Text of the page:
Maybe the fact that you call yourself a “house husband” is an indication that you have too much time on you hands to conjure up these banalities in your odd mind.

    But the crux is: what if this article started with the statement “now I do hate the Irish”, or “now I do hate the Americans”?

    I only read this site because it’s so banal and silly.

    “Join the fun” your blogs invite. Why not stop the hate?

    Just stop it. It’s boring.

  10. Anita said...
    7 January 2009

    Steve – we appreciate your taking time to write a detailed and complete post of your experiences with various passport control officials.

    Again, as Will has mentioned in other posts/comments, this blog was created to provide a place where we could share our experiences as Americans living abroad. Our responses to these experiences may be positive or negative — but they are our responses. I’m sure you have occasionally told a story at a party that you thought was awesome or enthralling, or even a devastating indictment of something — and then somebody didn’t like it.

    Well, this is our party. You’re welcome to stick around, listen to our stories and share some of your own. Your own stories have been thoughtful so far.

    But it’s hardly a contribution to the party when you say that you read the articles only to ridicule them. If you someday become the guy that spills wine on the rug, loudly proclaims your views to be the only option and generally become unpleasant, we’ll ask you to leave.


  11. Steve Pickling said...
    7 January 2009


    Thanks for your reply. I really am sorry if I caused offence. I actually quite enjoyed Will’s thoughts on bacon snacks and Turkish Delight. I certainly don’t want to ruin your party. I currently live abroad and wish there was a similar forum for Brits here. But if there was, I certainly wouldn’t use it to proclaim my hate for the neighbouing countries. It wouldn’t seem right.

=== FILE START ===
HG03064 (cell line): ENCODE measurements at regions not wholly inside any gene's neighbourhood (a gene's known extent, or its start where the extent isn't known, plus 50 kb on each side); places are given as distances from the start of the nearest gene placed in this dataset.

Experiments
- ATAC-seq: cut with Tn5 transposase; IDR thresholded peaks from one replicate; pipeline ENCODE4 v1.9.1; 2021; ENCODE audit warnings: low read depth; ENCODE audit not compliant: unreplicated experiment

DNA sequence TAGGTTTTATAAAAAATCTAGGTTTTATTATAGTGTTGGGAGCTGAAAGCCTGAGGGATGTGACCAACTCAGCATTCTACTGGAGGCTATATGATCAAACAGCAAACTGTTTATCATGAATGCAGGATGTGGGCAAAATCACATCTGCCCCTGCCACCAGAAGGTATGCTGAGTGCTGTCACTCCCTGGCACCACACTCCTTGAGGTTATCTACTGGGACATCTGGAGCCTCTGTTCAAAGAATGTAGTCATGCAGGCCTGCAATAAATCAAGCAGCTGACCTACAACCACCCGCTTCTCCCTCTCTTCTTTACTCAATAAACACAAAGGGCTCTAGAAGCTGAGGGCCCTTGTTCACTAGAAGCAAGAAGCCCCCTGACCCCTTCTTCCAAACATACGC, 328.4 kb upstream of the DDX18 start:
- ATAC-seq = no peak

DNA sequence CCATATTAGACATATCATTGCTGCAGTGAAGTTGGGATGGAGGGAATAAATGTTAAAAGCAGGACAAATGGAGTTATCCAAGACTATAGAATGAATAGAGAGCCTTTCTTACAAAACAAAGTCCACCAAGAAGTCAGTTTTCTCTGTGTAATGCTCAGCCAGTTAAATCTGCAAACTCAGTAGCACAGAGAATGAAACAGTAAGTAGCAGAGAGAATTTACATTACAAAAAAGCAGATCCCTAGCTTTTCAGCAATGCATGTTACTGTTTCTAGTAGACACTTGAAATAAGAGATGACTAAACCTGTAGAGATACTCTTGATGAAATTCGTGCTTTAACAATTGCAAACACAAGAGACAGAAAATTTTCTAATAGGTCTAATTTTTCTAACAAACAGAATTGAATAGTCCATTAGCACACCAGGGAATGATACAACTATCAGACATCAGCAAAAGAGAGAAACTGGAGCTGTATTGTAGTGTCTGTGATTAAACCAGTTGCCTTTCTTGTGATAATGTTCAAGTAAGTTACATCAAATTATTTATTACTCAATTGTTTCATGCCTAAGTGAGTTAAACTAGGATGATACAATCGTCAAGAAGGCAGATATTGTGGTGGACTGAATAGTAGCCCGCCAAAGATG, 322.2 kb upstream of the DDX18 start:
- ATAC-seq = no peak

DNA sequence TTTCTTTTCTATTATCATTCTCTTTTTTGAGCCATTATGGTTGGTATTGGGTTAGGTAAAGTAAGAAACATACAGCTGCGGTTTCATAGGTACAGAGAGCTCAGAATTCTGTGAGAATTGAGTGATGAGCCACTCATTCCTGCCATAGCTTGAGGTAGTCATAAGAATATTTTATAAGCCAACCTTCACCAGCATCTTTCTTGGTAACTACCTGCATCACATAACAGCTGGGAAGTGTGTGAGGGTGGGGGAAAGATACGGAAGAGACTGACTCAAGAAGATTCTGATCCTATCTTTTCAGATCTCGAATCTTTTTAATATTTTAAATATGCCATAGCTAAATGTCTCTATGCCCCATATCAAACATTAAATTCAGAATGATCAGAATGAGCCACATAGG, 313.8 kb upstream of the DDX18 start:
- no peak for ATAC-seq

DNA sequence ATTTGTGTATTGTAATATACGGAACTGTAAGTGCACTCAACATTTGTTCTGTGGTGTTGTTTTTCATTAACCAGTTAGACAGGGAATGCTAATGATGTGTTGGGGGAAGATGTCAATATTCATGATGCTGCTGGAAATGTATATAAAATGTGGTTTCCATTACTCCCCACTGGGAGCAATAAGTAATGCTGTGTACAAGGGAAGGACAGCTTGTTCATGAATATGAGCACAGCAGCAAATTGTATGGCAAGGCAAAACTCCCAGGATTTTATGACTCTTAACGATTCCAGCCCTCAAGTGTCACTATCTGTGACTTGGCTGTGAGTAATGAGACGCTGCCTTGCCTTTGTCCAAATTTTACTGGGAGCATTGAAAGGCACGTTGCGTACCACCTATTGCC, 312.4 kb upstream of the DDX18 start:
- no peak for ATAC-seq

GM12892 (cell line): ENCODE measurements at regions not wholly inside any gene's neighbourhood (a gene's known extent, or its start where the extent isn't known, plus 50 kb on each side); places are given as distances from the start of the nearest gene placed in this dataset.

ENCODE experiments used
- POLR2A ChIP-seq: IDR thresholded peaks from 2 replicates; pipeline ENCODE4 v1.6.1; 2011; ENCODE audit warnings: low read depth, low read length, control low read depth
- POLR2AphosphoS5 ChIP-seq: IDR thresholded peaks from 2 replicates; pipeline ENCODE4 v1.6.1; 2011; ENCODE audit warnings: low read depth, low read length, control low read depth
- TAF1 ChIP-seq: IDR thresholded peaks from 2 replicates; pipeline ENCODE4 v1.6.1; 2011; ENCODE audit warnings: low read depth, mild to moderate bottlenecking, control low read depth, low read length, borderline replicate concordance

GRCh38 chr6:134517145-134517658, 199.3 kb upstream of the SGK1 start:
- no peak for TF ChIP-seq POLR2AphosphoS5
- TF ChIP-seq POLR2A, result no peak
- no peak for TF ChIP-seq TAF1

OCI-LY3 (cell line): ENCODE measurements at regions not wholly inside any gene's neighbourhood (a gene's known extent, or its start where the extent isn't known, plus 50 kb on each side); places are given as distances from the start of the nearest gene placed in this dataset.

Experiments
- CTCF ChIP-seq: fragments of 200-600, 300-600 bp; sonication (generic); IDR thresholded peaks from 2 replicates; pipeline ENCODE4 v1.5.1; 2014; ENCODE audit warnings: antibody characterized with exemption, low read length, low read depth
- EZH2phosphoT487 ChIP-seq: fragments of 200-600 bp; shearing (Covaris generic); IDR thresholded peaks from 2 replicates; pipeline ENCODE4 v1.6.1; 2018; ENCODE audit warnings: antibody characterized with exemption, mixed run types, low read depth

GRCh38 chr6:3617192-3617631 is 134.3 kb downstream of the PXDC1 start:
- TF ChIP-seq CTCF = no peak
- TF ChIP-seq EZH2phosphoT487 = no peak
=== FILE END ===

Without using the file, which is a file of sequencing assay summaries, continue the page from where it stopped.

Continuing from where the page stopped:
There are pros and cons in every nation on earth, including their histories. Histories are just that though. Britain and Ireland are different countries to those which they were even thirty years ago. And for history, don’t read people. Some things annoy me about everywhere. Even my own country. But it has never led me to proclaim my hate for these places.

    I don’t proclaim that my opinion is the only valid one, any more than Will or other contributors. The thing is that my problem is with the Hate. Both you and Will sidestepped all of the issues I raised. I thought it might be interesting to have a good natured debate.

    And why shouldn’t someone who an article proclaims to hate have the right of reply? I would certainly expect a torrent of comeback if I wrote an article, and published it, proclaiming to hate another nation. Isn’t this the problem we have in the world at the moment? A lack of understanding, grudges, blind Hate, and fundamentalism.

    My Irish mates, and Irish sister-in-law all wish the hate would stop. It usually does when people spend time in my country and enjoy a drink down the pub.

    The site is lightly peppered with Hate – albeit with some slightly contradictory statements at times. What can this achieve? Hate can only achieve conflict.

    If you asked me to leave your party for opposing Hate, then that would be a reflection on you guys, and not me. But don’t ask me to leave without addressing my objection to the Hate.

    By all means, have some fun, and help your fellow expats. But cut out the blinkered Hate.

    I never said I hated anyone. I wasn’t unpleasant either – especially given that the word Hate was being bandied about.

    Maybe I should leave now?


  12. Frederique Bucceri said...
    11 January 2009

    This is nasty as well. I think M. Pickling as a good argumant. You have not given him a answer. M. Pickling should deserve a answer.

  13. gjgjgjg said...
    30 March 2009

    dont hate them dear just ignore them… hate is too good for this arrogant nation

  14. Ben Dover said...
    31 March 2009

    Which one gigigig?

  15. Dermot Dwyer said...
    3 June 2009

    It gets worse! Anita Bakker sounds even more sanctimonious and illiberal that her misguided husband!